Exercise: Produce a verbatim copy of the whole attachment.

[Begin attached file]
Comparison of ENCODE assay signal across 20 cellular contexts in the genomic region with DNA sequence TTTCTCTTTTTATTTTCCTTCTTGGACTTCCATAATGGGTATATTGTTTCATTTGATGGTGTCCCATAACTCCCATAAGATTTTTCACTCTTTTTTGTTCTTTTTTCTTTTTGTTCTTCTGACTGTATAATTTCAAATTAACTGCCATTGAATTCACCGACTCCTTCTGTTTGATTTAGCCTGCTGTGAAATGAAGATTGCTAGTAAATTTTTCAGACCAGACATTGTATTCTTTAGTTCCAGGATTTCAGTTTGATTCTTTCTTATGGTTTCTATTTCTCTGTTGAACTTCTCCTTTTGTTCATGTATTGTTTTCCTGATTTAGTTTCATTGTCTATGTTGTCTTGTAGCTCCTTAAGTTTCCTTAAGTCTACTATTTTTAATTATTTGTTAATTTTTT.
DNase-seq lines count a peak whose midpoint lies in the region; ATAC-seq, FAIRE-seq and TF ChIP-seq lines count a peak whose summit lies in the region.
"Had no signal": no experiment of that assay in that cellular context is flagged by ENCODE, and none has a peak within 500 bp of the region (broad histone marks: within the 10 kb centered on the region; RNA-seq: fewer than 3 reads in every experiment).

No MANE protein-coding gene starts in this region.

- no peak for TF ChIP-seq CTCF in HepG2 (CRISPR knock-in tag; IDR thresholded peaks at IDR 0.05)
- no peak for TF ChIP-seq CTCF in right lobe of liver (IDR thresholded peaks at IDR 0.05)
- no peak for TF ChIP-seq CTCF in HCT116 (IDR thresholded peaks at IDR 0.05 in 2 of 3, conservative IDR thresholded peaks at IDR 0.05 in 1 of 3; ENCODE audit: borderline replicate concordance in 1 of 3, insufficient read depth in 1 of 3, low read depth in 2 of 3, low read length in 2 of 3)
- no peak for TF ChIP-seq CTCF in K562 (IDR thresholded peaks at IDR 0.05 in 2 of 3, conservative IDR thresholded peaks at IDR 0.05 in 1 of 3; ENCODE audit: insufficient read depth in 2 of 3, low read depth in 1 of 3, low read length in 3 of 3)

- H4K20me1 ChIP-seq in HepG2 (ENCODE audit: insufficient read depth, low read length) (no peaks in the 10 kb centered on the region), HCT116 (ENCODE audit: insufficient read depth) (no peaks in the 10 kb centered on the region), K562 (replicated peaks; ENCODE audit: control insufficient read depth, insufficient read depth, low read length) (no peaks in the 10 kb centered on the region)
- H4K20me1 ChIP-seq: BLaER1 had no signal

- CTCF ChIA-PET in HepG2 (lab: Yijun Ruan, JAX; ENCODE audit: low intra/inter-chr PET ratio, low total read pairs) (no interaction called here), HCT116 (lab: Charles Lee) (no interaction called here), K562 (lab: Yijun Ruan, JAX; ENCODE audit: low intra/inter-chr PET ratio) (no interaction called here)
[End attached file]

Comparison of ENCODE assay signal across 20 cellular contexts in the genomic region with DNA sequence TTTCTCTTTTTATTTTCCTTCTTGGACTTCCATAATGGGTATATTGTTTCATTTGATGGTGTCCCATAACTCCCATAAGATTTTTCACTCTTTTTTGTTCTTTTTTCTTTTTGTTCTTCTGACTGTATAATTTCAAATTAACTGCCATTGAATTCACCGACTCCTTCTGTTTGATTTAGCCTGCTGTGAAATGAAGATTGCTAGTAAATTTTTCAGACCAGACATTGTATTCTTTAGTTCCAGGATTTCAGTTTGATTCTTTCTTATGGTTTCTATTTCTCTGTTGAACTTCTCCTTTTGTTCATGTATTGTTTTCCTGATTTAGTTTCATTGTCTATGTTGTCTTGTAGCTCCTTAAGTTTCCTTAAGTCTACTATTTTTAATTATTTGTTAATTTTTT.
DNase-seq lines count a peak whose midpoint lies in the region; ATAC-seq, FAIRE-seq and TF ChIP-seq lines count a peak whose summit lies in the region.
"Had no signal": no experiment of that assay in that cellular context is flagged by ENCODE, and none has a peak within 500 bp of the region (broad histone marks: within the 10 kb centered on the region; RNA-seq: fewer than 3 reads in every experiment).

No MANE protein-coding gene starts in this region.

- no peak for TF ChIP-seq CTCF in HepG2 (CRISPR knock-in tag; IDR thresholded peaks at IDR 0.05)
- no peak for TF ChIP-seq CTCF in right lobe of liver (IDR thresholded peaks at IDR 0.05)
- no peak for TF ChIP-seq CTCF in HCT116 (IDR thresholded peaks at IDR 0.05 in 2 of 3, conservative IDR thresholded peaks at IDR 0.05 in 1 of 3; ENCODE audit: borderline replicate concordance in 1 of 3, insufficient read depth in 1 of 3, low read depth in 2 of 3, low read length in 2 of 3)
- no peak for TF ChIP-seq CTCF in K562 (IDR thresholded peaks at IDR 0.05 in 2 of 3, conservative IDR thresholded peaks at IDR 0.05 in 1 of 3; ENCODE audit: insufficient read depth in 2 of 3, low read depth in 1 of 3, low read length in 3 of 3)

- H4K20me1 ChIP-seq in HepG2 (ENCODE audit: insufficient read depth, low read length) (no peaks in the 10 kb centered on the region), HCT116 (ENCODE audit: insufficient read depth) (no peaks in the 10 kb centered on the region), K562 (replicated peaks; ENCODE audit: control insufficient read depth, insufficient read depth, low read length) (no peaks in the 10 kb centered on the region)
- H4K20me1 ChIP-seq: BLaER1 had no signal

- CTCF ChIA-PET in HepG2 (lab: Yijun Ruan, JAX; ENCODE audit: low intra/inter-chr PET ratio, low total read pairs) (no interaction called here), HCT116 (lab: Charles Lee) (no interaction called here), K562 (lab: Yijun Ruan, JAX; ENCODE audit: low intra/inter-chr PET ratio) (no interaction called here)